A review into the team’s culture followed, which resulted in the resignation of head coach Glenn Moore earlier this year. In came legendary coach Wayne Smith as director of rugby while Graham Henry and Mike Cron have also been involved in the back-room team.

Smith has made significant changes to the squad – Les Elder and Eloise Blackwell, who had both captained the Black Ferns in recent years, have not been involved, for example – and New Zealand have shown improvement in 2022.

They enjoyed comfortable victories over Canada, USA and Australia to win the Pacific Four Series, and beat the Wallaroos back-to-back again recently to lift the O’Reilly Cup.

Ruahei Demant and Kennedy Simon will co-captain the Black Ferns at the World Cup, with Smith’s squad a mix of youth and experience.

Kendra Cocksedge and Renee Wickliffe have been selected for their fourth World Cup, while centre Sylvia Brunt is going to her first at the age of just 18.

Smith has called in three players from the Black Ferns Sevens squad that won silver at the recent Sevens World Cup in Cape Town – Stacey Fluhler, Sarah Hirini and Portia Woodman.

Smith, who is going to his first women’s World Cup but fifth overall, wants his team to play entertaining rugby in front of the home supporters.

“We’ve talked a lot this year about wanting to play an exhilarating style of rugby and we have seen that developing throughout the year,” he said. “We want to play on top of the opposition and that requires a certain set of skills that we have been working really hard on.”

Backs

(DoB/Franchise/Position/Caps)

Ariana Bayler (14 Dec 1996/Chiefs/Scrum-half/5)

Sylvia Brunt (1 Jan 2004/Blues/Centre/4)

Kendra Cocksedge (1 Jul 1988/Scrum-half/61)

Ruahei Demant (21 Apr 1995/Blues/Fly-half/20)

Amy du Plessis (7 Jul 1999/Matatu/Centre/3)

Theresa Fitzpatrick (25 Feb 1995/Blues/Centre/12)

Stacey Fluhler (3 Nov 1995/Chiefs/Wing/20)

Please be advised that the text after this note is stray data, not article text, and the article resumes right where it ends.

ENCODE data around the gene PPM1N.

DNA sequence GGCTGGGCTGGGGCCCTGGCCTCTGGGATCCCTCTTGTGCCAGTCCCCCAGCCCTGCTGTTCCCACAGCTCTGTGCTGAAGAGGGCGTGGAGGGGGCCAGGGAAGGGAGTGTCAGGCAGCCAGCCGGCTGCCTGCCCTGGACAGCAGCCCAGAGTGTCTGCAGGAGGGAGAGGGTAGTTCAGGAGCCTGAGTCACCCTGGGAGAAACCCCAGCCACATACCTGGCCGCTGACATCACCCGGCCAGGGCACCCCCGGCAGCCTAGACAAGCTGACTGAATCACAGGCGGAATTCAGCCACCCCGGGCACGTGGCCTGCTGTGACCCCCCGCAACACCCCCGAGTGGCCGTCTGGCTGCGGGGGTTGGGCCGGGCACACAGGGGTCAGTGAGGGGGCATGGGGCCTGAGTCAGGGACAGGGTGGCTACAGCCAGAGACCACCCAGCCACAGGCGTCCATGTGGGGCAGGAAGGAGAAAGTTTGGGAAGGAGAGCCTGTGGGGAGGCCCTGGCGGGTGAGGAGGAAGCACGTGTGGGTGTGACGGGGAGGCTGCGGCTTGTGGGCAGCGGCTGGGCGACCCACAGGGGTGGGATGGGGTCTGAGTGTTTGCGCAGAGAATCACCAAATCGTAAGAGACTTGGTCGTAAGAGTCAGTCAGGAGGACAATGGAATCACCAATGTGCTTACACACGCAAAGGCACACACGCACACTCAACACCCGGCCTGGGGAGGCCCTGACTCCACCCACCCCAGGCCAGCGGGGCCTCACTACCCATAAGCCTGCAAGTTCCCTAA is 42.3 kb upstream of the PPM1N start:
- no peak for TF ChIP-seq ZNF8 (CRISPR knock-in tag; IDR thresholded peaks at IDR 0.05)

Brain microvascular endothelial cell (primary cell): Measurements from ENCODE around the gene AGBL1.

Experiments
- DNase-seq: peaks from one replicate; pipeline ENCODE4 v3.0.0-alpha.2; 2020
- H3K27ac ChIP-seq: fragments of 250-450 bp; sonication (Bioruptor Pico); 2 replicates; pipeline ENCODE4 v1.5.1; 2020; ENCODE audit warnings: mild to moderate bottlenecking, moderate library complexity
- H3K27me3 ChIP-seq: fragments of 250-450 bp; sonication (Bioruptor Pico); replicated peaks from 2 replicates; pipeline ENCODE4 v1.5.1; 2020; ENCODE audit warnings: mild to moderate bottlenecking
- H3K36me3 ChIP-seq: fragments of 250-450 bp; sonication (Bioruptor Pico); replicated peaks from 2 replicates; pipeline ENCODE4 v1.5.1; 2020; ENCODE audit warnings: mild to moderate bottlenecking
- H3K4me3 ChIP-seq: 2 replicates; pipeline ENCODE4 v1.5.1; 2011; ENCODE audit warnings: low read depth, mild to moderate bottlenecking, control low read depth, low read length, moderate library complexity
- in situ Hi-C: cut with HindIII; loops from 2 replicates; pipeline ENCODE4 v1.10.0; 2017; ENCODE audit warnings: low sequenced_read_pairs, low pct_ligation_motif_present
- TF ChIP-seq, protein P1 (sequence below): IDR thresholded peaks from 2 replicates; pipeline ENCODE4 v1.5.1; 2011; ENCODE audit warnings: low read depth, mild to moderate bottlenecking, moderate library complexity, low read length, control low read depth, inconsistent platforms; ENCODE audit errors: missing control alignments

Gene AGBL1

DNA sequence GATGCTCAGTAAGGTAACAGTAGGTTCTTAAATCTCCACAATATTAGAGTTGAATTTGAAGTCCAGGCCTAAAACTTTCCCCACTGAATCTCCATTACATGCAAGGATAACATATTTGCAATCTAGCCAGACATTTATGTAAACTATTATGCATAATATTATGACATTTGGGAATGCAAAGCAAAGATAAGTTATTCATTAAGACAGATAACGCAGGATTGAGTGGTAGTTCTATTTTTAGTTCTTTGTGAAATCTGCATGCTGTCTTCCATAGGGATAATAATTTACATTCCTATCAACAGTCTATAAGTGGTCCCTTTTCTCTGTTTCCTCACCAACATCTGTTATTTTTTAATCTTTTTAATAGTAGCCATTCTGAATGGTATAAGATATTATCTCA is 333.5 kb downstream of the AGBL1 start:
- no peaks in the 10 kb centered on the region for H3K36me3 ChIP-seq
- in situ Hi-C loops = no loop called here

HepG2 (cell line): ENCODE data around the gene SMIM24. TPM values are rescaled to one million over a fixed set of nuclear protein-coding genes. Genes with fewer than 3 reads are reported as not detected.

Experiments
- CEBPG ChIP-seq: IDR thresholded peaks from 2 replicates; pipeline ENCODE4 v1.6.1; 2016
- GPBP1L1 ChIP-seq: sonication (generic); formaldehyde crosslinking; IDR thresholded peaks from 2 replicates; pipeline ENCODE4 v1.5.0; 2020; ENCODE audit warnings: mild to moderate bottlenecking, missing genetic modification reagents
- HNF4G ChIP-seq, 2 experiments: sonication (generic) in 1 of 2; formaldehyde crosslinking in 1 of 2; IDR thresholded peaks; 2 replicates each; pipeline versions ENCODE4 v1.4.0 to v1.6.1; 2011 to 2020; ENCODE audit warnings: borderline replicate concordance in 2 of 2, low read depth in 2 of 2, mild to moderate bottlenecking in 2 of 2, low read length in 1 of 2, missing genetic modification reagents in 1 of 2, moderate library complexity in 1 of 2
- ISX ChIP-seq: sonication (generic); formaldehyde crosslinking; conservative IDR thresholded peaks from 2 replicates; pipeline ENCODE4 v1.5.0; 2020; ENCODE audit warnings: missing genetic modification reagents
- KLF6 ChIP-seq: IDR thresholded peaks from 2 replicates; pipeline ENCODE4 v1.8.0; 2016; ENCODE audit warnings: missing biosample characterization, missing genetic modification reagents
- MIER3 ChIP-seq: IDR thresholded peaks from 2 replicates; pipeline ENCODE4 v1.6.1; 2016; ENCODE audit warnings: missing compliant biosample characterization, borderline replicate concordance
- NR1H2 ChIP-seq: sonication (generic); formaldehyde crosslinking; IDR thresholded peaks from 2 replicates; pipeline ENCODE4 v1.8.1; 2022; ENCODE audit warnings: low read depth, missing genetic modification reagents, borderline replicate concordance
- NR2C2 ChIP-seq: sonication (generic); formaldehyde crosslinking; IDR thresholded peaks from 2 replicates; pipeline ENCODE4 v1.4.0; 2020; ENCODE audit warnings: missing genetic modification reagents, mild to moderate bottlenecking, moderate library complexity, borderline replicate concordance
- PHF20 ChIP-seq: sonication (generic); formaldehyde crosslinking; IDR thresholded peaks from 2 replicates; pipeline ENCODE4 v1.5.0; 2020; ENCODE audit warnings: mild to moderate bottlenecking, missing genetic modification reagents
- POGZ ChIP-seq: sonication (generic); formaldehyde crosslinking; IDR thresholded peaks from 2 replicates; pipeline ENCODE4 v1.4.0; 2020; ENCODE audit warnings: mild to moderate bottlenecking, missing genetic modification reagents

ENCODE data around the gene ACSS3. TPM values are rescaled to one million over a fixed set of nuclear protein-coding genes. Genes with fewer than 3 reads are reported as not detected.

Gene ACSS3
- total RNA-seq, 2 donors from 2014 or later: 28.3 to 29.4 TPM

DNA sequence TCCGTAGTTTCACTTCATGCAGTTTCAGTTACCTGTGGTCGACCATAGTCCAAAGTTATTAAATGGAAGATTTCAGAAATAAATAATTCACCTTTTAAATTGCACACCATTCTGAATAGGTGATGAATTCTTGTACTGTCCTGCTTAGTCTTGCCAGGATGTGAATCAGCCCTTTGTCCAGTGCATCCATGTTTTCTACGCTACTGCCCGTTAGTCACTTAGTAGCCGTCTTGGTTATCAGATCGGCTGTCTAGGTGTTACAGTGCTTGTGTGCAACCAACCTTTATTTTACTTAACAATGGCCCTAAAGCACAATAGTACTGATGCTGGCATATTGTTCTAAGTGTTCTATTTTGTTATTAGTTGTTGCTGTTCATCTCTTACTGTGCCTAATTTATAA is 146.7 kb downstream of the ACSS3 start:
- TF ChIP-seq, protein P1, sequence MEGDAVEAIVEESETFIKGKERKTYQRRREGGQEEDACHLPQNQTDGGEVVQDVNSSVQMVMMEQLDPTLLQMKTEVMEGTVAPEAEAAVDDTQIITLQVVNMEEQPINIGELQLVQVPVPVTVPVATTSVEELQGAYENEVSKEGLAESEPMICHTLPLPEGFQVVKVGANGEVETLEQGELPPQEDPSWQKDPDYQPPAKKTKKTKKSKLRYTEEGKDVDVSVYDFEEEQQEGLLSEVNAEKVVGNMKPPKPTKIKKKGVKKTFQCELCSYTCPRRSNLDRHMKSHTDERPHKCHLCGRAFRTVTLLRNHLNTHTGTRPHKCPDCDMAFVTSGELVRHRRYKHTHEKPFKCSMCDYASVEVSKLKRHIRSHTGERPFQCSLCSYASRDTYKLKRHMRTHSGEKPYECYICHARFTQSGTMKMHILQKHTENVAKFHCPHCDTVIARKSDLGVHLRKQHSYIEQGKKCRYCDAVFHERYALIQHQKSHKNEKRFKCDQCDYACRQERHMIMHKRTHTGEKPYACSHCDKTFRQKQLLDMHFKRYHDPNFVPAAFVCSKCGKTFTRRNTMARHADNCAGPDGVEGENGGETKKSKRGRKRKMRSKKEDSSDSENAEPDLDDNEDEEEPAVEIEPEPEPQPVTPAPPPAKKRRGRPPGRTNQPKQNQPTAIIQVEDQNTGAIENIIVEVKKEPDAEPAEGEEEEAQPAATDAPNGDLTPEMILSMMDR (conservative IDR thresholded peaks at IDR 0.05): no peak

Renee Holmes (21 Dec 1999/Matatu/Full-back/4)

Ayesha Leti-I’iga (3 Jan 1999/Hurricanes/Wing/17)

Arihiana Marino-Tauhinu (29 Mar 1992/Chiefs/Scrum-half/9)

Hazel Tubic (31 Dec 1990/Chiefs/Fly-half/16)

Ruby Tui (13 Dec 1991/Chiefs/Wing/4)

Renee Wickliffe (30 May 1987/Chiefs/Wing/44)

Portia Woodman (12 Jul 1991/Chiefs/Wing/18)

Forwards

Alana Bremner (10 Feb 1997/Matatu/Back-row/8)

Chelsea Bremner (11 Apr 1995/Matatu/Lock/5)

Luka Connor (24 Sep 1996/Chiefs/Hooker/8)

Natalie Delamere (9 Nov 1996/Matatu/Hooker/2)

Sarah Hirini (9 Dec 1992/Hurricanes/Back-row/10)

Tanya Kalounivale (20 Jan 1999/Chiefs/Prop/4)

Phillipa Love (8 Apr 1990/Matatu/Prop/19)

Charmaine McMenamin (13 May 1990/Blues/Back-row/27)

Liana Mikaele-Tu’u (2 Mar 2002/Blues/Back-row/6)

Krystal Murray (16 Jun 1993/Blues/Prop/4)

Joanah Ngan-Woo (15 Dec 1995/Hurricanes/Lock/10)

Georgia Ponsonby (14 Dec 1999/ Matatu/Hooker/6)

Kendra Reynolds (25 Jan 1993/Matatu/Back-row/5)

Maiakawanakaulani Roos (27 Jul 2001/Blues/Lock/7)

Amy Rule (15 Jul 2000/Matatu/Prop/6)

Kennedy Simon (1 Oct 1996/Chiefs/Back-row/10)

Awhina Tangen-Wainohu (16 Dec 1997/Chiefs/Prop/1)

Santo Taumata (5 Feb 2003/Chiefs/Prop/1)

New Zealand Women’s Rugby World Cup Fixtures 2022

(All kick-off times are UK & Ireland time)

Pool A

Sat 8 Oct, Australia 17-41 New Zealand

Sun 16 Oct, Wales v New Zealand (3.15am, Waitakere Stadium, Auckland)

Sat 22 Oct, New Zealand v Scotland (4.45am, Northland Events Centre, Whangarei)